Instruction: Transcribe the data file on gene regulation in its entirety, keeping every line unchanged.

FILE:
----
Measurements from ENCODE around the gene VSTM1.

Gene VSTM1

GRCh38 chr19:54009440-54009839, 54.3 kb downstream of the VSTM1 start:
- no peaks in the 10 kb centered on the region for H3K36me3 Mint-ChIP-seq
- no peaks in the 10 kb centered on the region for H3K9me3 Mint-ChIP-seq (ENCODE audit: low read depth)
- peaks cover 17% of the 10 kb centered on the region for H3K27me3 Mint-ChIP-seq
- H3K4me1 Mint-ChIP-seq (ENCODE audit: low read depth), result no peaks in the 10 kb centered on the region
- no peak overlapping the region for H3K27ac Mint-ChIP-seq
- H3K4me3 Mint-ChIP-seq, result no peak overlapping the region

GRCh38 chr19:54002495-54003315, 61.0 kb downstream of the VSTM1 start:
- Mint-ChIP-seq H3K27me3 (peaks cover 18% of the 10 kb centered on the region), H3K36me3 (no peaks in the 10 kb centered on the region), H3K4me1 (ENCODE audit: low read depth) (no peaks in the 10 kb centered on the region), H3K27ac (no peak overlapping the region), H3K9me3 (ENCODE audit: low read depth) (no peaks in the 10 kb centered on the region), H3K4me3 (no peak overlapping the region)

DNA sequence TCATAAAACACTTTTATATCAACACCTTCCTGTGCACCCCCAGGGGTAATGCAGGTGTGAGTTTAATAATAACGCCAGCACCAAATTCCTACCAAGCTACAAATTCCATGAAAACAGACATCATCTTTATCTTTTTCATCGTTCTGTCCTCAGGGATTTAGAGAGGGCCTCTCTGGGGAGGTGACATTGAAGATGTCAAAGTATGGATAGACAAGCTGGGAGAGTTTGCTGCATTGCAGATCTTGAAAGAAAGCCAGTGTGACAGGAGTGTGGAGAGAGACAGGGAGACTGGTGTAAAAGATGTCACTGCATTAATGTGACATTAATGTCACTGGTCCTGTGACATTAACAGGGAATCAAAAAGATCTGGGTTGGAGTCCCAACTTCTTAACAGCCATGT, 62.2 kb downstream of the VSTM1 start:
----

Measurements from ENCODE around the gene VSTM1.

Gene VSTM1

GRCh38 chr19:54009440-54009839, 54.3 kb downstream of the VSTM1 start:
- no peaks in the 10 kb centered on the region for H3K36me3 Mint-ChIP-seq
- no peaks in the 10 kb centered on the region for H3K9me3 Mint-ChIP-seq (ENCODE audit: low read depth)
- peaks cover 17% of the 10 kb centered on the region for H3K27me3 Mint-ChIP-seq
- H3K4me1 Mint-ChIP-seq (ENCODE audit: low read depth), result no peaks in the 10 kb centered on the region
- no peak overlapping the region for H3K27ac Mint-ChIP-seq
- H3K4me3 Mint-ChIP-seq, result no peak overlapping the region

GRCh38 chr19:54002495-54003315, 61.0 kb downstream of the VSTM1 start:
- Mint-ChIP-seq H3K27me3 (peaks cover 18% of the 10 kb centered on the region), H3K36me3 (no peaks in the 10 kb centered on the region), H3K4me1 (ENCODE audit: low read depth) (no peaks in the 10 kb centered on the region), H3K27ac (no peak overlapping the region), H3K9me3 (ENCODE audit: low read depth) (no peaks in the 10 kb centered on the region), H3K4me3 (no peak overlapping the region)

DNA sequence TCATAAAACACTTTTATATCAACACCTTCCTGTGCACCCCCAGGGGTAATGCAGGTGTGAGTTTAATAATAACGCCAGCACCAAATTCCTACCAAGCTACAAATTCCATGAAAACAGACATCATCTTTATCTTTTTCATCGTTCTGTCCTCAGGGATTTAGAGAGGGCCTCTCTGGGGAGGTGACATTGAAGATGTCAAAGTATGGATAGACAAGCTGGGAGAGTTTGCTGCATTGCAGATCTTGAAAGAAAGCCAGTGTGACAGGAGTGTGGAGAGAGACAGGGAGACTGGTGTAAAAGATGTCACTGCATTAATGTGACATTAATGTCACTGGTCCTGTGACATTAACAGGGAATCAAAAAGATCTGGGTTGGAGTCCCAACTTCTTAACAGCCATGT, 62.2 kb downstream of the VSTM1 start: